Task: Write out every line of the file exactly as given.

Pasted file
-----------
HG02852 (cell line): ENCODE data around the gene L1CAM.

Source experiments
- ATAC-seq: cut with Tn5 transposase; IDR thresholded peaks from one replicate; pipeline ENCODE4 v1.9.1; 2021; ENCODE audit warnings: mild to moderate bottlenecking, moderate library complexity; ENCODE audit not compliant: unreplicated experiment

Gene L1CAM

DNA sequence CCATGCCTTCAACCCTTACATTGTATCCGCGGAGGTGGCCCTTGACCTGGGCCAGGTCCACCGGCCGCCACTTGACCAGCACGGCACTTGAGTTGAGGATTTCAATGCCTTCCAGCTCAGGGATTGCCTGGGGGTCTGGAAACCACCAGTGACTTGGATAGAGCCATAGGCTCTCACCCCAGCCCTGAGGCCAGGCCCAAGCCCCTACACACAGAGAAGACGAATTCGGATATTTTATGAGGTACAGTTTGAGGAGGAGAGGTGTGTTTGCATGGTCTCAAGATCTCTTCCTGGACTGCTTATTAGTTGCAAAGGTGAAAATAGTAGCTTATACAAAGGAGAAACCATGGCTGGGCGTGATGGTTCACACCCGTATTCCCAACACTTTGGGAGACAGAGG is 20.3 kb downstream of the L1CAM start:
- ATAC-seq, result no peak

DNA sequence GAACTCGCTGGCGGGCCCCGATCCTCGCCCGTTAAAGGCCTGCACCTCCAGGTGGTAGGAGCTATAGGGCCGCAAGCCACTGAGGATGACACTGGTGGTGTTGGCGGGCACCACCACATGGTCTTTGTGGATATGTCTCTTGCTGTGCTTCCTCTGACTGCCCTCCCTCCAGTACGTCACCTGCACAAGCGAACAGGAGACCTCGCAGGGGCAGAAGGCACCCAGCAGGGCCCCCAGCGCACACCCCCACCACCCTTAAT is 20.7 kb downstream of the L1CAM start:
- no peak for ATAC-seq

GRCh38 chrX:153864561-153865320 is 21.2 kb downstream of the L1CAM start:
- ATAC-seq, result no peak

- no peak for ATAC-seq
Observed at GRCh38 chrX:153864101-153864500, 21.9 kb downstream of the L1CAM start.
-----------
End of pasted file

HG02852 (cell line): ENCODE data around the gene L1CAM.

Source experiments
- ATAC-seq: cut with Tn5 transposase; IDR thresholded peaks from one replicate; pipeline ENCODE4 v1.9.1; 2021; ENCODE audit warnings: mild to moderate bottlenecking, moderate library complexity; ENCODE audit not compliant: unreplicated experiment

Gene L1CAM

DNA sequence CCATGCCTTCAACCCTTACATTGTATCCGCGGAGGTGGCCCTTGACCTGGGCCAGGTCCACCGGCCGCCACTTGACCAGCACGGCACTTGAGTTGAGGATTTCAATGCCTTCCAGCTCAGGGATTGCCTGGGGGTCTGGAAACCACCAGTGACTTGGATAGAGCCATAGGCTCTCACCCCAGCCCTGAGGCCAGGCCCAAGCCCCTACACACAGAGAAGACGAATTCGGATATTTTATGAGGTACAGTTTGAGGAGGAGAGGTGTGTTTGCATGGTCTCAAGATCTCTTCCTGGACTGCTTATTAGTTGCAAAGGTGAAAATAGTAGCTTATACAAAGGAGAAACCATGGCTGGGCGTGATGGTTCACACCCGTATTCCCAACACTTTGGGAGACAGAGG is 20.3 kb downstream of the L1CAM start:
- ATAC-seq, result no peak

DNA sequence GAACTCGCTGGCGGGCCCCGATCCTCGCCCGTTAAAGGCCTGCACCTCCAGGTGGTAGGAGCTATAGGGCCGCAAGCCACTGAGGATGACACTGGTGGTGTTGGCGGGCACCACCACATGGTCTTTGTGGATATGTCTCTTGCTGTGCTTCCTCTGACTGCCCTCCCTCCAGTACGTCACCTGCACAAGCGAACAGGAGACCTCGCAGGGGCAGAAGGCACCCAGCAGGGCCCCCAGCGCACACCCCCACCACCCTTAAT is 20.7 kb downstream of the L1CAM start:
- no peak for ATAC-seq

GRCh38 chrX:153864561-153865320 is 21.2 kb downstream of the L1CAM start:
- ATAC-seq, result no peak

- no peak for ATAC-seq
Observed at GRCh38 chrX:153864101-153864500, 21.9 kb downstream of the L1CAM start.